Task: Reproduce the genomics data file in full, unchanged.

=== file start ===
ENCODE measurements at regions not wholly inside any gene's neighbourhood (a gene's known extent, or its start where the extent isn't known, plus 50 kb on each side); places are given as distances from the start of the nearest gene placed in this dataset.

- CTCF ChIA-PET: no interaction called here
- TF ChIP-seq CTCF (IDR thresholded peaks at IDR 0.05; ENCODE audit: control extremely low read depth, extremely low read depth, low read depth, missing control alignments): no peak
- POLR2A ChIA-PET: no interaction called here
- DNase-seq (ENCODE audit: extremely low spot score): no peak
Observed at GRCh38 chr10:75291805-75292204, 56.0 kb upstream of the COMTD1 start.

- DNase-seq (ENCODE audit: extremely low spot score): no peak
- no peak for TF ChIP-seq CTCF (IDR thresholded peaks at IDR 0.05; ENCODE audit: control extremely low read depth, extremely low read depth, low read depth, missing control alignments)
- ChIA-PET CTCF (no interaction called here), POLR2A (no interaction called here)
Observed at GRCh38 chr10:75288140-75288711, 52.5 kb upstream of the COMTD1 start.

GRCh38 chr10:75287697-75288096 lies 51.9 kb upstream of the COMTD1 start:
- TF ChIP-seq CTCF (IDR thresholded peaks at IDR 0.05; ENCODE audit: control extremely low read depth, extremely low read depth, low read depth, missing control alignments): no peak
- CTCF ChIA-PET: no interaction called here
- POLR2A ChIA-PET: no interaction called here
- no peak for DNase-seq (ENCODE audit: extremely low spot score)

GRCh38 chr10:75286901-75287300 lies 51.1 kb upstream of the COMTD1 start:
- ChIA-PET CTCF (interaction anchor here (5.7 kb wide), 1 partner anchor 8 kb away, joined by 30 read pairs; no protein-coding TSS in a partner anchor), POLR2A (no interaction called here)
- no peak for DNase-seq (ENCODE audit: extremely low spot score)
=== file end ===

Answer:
ENCODE measurements at regions not wholly inside any gene's neighbourhood (a gene's known extent, or its start where the extent isn't known, plus 50 kb on each side); places are given as distances from the start of the nearest gene placed in this dataset.

- CTCF ChIA-PET: no interaction called here
- TF ChIP-seq CTCF (IDR thresholded peaks at IDR 0.05; ENCODE audit: control extremely low read depth, extremely low read depth, low read depth, missing control alignments): no peak
- POLR2A ChIA-PET: no interaction called here
- DNase-seq (ENCODE audit: extremely low spot score): no peak
Observed at GRCh38 chr10:75291805-75292204, 56.0 kb upstream of the COMTD1 start.

- DNase-seq (ENCODE audit: extremely low spot score): no peak
- no peak for TF ChIP-seq CTCF (IDR thresholded peaks at IDR 0.05; ENCODE audit: control extremely low read depth, extremely low read depth, low read depth, missing control alignments)
- ChIA-PET CTCF (no interaction called here), POLR2A (no interaction called here)
Observed at GRCh38 chr10:75288140-75288711, 52.5 kb upstream of the COMTD1 start.

GRCh38 chr10:75287697-75288096 lies 51.9 kb upstream of the COMTD1 start:
- TF ChIP-seq CTCF (IDR thresholded peaks at IDR 0.05; ENCODE audit: control extremely low read depth, extremely low read depth, low read depth, missing control alignments): no peak
- CTCF ChIA-PET: no interaction called here
- POLR2A ChIA-PET: no interaction called here
- no peak for DNase-seq (ENCODE audit: extremely low spot score)

GRCh38 chr10:75286901-75287300 lies 51.1 kb upstream of the COMTD1 start:
- ChIA-PET CTCF (interaction anchor here (5.7 kb wide), 1 partner anchor 8 kb away, joined by 30 read pairs; no protein-coding TSS in a partner anchor), POLR2A (no interaction called here)
- no peak for DNase-seq (ENCODE audit: extremely low spot score)